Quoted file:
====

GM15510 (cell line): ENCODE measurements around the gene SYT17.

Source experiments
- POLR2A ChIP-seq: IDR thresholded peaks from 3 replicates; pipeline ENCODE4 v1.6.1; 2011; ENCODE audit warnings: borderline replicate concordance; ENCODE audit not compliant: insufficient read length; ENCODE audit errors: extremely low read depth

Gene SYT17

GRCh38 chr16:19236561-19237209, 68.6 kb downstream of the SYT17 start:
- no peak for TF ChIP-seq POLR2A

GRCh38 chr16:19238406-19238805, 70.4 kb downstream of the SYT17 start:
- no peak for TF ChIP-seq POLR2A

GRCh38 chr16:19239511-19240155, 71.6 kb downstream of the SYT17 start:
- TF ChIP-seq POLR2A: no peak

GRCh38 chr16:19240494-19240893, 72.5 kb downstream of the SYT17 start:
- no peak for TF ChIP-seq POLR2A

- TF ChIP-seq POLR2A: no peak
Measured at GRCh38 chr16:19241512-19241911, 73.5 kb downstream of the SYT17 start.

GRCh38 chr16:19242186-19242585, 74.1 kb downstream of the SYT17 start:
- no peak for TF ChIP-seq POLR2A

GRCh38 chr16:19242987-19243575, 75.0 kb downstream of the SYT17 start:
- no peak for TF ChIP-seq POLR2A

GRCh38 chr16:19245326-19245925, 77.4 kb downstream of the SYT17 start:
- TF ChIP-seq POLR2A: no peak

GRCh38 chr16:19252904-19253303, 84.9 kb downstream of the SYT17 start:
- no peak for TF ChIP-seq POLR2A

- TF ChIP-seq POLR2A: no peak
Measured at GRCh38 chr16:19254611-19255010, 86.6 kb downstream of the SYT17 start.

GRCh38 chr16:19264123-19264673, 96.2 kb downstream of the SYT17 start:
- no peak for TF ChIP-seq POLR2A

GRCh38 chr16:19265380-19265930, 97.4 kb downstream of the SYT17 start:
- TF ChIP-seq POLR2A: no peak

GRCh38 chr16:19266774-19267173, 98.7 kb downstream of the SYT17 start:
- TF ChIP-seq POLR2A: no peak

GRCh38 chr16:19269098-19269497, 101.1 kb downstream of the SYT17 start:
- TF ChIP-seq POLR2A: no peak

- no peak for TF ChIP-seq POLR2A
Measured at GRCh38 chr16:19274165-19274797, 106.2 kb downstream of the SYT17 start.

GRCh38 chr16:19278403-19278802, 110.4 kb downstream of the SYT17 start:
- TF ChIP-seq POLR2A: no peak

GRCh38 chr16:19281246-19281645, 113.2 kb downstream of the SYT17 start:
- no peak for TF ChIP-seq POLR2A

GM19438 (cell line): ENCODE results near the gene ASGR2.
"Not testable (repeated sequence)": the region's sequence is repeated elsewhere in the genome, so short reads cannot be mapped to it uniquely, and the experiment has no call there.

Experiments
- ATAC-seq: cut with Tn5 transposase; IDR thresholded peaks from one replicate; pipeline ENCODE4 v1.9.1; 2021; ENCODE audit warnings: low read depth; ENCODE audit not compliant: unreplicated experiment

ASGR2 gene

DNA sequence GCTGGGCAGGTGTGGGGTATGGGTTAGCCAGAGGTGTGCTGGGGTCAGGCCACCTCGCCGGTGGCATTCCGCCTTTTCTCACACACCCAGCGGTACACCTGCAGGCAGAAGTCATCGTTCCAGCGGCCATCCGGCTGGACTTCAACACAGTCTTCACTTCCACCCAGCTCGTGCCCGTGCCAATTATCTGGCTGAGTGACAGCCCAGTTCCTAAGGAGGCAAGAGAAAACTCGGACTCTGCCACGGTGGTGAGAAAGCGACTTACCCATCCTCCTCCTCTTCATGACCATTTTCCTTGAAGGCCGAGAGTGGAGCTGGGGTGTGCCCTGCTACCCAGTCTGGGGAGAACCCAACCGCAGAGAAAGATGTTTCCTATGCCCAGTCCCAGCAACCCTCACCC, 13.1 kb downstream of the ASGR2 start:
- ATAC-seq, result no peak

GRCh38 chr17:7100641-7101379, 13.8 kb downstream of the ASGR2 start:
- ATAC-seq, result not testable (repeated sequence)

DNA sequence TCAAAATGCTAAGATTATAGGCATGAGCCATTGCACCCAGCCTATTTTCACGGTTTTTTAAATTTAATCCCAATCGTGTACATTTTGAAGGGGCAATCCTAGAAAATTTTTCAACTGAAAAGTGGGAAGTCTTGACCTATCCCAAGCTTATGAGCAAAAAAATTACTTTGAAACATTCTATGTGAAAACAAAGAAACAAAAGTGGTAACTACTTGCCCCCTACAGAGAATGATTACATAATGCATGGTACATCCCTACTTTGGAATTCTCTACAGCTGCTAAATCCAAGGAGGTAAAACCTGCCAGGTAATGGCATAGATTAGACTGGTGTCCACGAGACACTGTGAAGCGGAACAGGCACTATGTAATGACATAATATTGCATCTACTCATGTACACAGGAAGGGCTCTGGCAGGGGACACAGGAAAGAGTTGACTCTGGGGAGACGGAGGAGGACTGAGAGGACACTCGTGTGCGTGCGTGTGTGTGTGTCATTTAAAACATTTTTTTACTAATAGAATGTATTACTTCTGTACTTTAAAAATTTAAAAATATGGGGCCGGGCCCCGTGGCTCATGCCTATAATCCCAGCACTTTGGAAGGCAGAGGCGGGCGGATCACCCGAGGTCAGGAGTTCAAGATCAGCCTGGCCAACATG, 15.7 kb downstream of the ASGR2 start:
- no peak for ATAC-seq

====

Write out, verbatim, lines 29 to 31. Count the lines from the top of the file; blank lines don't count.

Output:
GRCh38 chr16:19266774-19267173, 98.7 kb downstream of the SYT17 start:
- TF ChIP-seq POLR2A: no peak

GRCh38 chr16:19269098-19269497, 101.1 kb downstream of the SYT17 start: